Your heart beat and your breathing supply two significant rhythms which are always with you. What is the sound of Qi? A Zen master might say it is the soundless sound. I don’t mean to imply that Tai Chi is like a dance to the rhythms of your biological system. It is more complicated than that. Consider what the movements represent (techniques of martial art) and why the pace is so slow (possibly because Yang Lu-chang, founder of the Yang family style, wanted to disguise the form and hide its secrets from the emperor). Each individual movement, and I’m already committing an error since the form is one long continuous movement, has its own cadence and duration. To think of the form as sequence of equal “measures” is to impose western quantitative analysis on a natural, and therefore mostly indeterminate phenomenon. Pacing yourself to your breath and heart beat makes a great deal of sense to me. Breath! This will need be another blog entry. Now, however, we need to give equal time to the use of music in learning Tai Chi.
In Gordon Muir’s book, “Yang Style Traditional Long Form T’ai Chi Ch’uan,” there is a chapter written by his teacher, T. T. Liang, himself a student of Cheng Man Ching. In “Why We Should Practice T’ai Chi to Music,” Master Liang writes that practicing Tai Chi can be divided into 4 stages. First, you must memorize the number of beats for each posture, breathe naturally and not use music. Second, having mastered the guiding points, you will use beats, music and breathing. The third stage is to use only music for concentration. Of the fourth stage he says:
After practicing T’ai Chi with music for a sufficient time, you will forget the music, the movements, even yourself--- although you are proceeding as usual. At this stage you are in a trance…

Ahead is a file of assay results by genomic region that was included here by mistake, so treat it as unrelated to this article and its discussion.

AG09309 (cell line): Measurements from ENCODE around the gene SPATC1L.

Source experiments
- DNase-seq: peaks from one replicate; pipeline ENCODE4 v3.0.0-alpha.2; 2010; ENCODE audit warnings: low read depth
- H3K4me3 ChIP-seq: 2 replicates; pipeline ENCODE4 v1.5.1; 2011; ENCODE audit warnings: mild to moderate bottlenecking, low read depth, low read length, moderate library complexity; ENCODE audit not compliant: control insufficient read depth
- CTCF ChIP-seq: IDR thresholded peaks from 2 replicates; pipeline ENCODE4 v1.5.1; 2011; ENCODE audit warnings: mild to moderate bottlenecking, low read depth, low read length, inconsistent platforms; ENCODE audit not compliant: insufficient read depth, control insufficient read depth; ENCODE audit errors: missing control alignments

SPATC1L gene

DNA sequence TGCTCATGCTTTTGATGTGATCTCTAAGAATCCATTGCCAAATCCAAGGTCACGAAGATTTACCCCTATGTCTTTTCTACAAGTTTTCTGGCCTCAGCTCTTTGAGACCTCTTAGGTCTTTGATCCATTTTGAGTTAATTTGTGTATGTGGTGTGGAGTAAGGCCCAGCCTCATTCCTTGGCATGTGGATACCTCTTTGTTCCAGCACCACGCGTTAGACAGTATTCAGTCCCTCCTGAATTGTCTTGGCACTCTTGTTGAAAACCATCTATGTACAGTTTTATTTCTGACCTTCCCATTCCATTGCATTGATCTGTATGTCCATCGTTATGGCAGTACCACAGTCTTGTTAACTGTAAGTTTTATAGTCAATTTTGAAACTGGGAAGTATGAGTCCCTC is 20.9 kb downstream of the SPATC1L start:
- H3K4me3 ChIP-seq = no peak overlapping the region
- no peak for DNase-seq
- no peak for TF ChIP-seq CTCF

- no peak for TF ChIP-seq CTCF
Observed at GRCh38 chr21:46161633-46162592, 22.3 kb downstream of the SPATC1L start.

Master Liang goes on to state that practicing without the use of music for concentration is the highest level of T’ai Chi we can attain, but that, after 35 years, being only human, he has not yet achieved this. The argument he makes which I like the most is that he likes music. I do too. In fact, I enjoy listening to music while I practice, but I do find it over-powering. The choice of exactly the right music is all important.
Gordon Muir has made T. T. Liang’s music available on his web site, http://www.chentaichi.org. I found it made me move a bit faster than I liked. I experimented with several new age pieces and some Chinese music and settled on Native American flute music, such as R. Carlos Nakai’s Canyon Trilogy. I found the soft flowing flute uplifting and helpful in creating my own flow of form, while its less rhythmic quality allowed me to follow my own natural pace. Lately, I have been experimenting with a piece of fractal music by Steven Berkowitz: “EC(s)TASIS” from his CD of the same name. Although intricate, it has a sort of drone quality and much like the flute music gives me a sense of timelessness. There is an underlying rhythm which is too fast to follow so you can adapt any number of beats to your own personal rhythm for syncopation.
So if I advocate the use of silence for learning Tai Chi, why am I listening to music? In my present world it is sometimes impossible to actually find silence, or at least enough quietude to enable my inner rhythms to guide me in my practice. An extreme example is the day I had to share the workout room at the health center with a person whose trainer was using rap music to instruct them in jump rope. So like T. T. Liang I would like to reach that ultimate level of Tai Chi practice without music: the Qi of silence.